SPC finding ways to further reduce energy costs
St. Petersburg College is redoubling its efforts to reduce energy costs in the face of tighter budgets and the increasing cost of electricity and other energy sources.
The college has come up with a plan to tighten its energy belt, a plan contained in “SPC’s Comprehensive Energy Plan, put together by Jim Waechter and Diana Wright of Facilities Planning & Institutional Services.
The plan offers strategies for reducing costs, investing in the future, becoming more efficient, and reducing the college’s overall carbon footprint by reducing energy consumption. It begins with a look at the college’s base year energy costs for 2007-08.
In 2008, SPC maintained facilities totaling 2,319,848 square feet of space, a number that now is up to 2,473,877 square feet for the 2008-09 fiscal year. During the 2007-08 fiscal year, the college consumed 178,248,034 kBtus of energy at a cost of $4,951,044. Most of that cost, $4,083,235, was spent on electricity.
According to Wright, a typical building consumes 53 percent of its energy costs in heating and air conditioning. Office equipment consumes another 20 percent, while lighting is responsible for 17 percent.
By instituting a number of cost-saving steps, the college is showing a five percent decrease in consumption per gross square foot so far in 2009 as compared to 2008 – a significant saving that equates to $356,919.
But the report shows a number of areas throughout the college that are ripe for improvement. They include:
- Antiquated and inefficient air handlers
- Antiquated pneumatic control systems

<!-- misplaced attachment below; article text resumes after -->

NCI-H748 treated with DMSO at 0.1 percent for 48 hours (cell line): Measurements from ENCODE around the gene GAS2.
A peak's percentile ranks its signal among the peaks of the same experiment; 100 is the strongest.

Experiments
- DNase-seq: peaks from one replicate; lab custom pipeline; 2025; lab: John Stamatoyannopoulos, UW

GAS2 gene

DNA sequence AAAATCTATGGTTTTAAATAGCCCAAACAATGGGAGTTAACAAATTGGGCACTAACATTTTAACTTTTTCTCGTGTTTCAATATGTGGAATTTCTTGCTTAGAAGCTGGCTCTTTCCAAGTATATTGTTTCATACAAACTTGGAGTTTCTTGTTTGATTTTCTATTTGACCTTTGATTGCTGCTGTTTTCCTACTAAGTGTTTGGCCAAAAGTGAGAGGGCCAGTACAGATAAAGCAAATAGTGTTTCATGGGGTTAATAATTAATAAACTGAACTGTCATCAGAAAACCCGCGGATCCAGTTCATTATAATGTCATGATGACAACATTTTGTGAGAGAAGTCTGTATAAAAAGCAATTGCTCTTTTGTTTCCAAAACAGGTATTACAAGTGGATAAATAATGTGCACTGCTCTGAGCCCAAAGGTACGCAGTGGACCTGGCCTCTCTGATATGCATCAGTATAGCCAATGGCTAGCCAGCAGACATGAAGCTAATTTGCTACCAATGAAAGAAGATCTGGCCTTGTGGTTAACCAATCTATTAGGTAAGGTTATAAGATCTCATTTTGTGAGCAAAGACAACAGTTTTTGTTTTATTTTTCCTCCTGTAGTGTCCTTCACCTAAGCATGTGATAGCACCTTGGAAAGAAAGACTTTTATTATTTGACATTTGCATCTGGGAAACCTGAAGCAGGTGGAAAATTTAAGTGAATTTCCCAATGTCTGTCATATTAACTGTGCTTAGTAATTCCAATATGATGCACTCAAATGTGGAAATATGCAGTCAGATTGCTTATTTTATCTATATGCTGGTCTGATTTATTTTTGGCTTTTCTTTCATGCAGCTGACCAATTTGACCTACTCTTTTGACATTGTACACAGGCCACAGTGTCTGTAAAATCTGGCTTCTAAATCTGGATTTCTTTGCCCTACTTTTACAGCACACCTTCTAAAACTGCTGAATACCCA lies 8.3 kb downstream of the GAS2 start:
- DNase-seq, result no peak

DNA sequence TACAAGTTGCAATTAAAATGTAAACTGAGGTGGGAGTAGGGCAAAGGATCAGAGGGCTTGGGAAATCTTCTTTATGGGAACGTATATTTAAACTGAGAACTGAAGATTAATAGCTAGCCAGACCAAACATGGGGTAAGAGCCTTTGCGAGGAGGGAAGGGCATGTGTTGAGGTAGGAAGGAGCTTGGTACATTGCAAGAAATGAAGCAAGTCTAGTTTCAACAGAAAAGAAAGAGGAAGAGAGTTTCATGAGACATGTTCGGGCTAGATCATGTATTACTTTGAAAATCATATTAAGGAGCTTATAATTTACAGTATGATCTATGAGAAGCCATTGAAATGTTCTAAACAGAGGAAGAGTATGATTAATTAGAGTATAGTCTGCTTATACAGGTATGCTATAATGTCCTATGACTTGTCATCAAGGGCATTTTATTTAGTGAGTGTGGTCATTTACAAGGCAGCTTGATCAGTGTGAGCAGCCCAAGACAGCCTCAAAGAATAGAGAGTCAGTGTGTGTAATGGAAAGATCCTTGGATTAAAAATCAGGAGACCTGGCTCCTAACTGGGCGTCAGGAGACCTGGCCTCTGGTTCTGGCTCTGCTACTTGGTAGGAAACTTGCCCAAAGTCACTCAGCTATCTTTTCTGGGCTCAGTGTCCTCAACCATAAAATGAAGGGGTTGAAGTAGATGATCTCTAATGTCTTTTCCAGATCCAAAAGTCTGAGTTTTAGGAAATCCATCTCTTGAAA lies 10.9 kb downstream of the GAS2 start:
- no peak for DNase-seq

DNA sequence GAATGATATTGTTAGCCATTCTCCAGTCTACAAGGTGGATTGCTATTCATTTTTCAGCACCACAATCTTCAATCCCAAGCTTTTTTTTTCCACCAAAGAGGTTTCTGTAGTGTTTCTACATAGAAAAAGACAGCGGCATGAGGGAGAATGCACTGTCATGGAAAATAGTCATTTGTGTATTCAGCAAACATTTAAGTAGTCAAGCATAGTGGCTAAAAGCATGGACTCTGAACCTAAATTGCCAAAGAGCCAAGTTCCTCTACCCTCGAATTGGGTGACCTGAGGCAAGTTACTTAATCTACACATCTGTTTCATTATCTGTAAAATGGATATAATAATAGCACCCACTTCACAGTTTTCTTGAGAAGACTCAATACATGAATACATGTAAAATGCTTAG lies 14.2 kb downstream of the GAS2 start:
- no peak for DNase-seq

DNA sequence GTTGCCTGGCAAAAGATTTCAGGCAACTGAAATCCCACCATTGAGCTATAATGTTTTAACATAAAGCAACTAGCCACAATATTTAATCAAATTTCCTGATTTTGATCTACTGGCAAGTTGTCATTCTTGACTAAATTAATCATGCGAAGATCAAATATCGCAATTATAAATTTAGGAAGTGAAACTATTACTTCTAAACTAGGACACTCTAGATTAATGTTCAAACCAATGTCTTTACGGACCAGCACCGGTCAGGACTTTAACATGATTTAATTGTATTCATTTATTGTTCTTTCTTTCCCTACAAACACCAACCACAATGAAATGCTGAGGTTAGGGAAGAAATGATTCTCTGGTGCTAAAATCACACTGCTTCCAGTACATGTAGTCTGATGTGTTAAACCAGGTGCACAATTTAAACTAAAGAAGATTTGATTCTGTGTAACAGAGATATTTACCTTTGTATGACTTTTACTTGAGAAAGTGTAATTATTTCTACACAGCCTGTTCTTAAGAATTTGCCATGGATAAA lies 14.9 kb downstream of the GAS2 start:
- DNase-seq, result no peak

- Air compressor leaks
- Computers, printers and other equipment left on all night
- Personal space heaters, lamps, refrigerators, microwaves, coffee pots and oscillating fans
- Over-lit halls, and decorative lighting left on all night
A number of energy-saving projects are now under way, including lighting upgrades, upgraded exit signs, occupancy sensors, temperature setbacks and changes, new heat recovery chillers, and changes to more efficient electric motors.
“There is opportunity for further savings, but some investment is required,” Wright said. “For example, upgrading to more efficient lighting is estimated to cost $133,700. But the payback time is estimated at 1.6 years, and the cost savings is estimated to total $81,526 per year.”
Future energy savings are projected to save $455,319, or 9 percent, and should pay back in 2.3 years. They include:
- Conversion of pneumatic to electric systems
- Conversion of constant air systems to variable volume, with variable frequency drives
- Software that will shut down computers at night
- Optimization of controls
- Integration of occupancy sensors
- Installation of daylight sensors
- Smart power strips for printer/scanner rooms
- Upgrades for outdoor lighting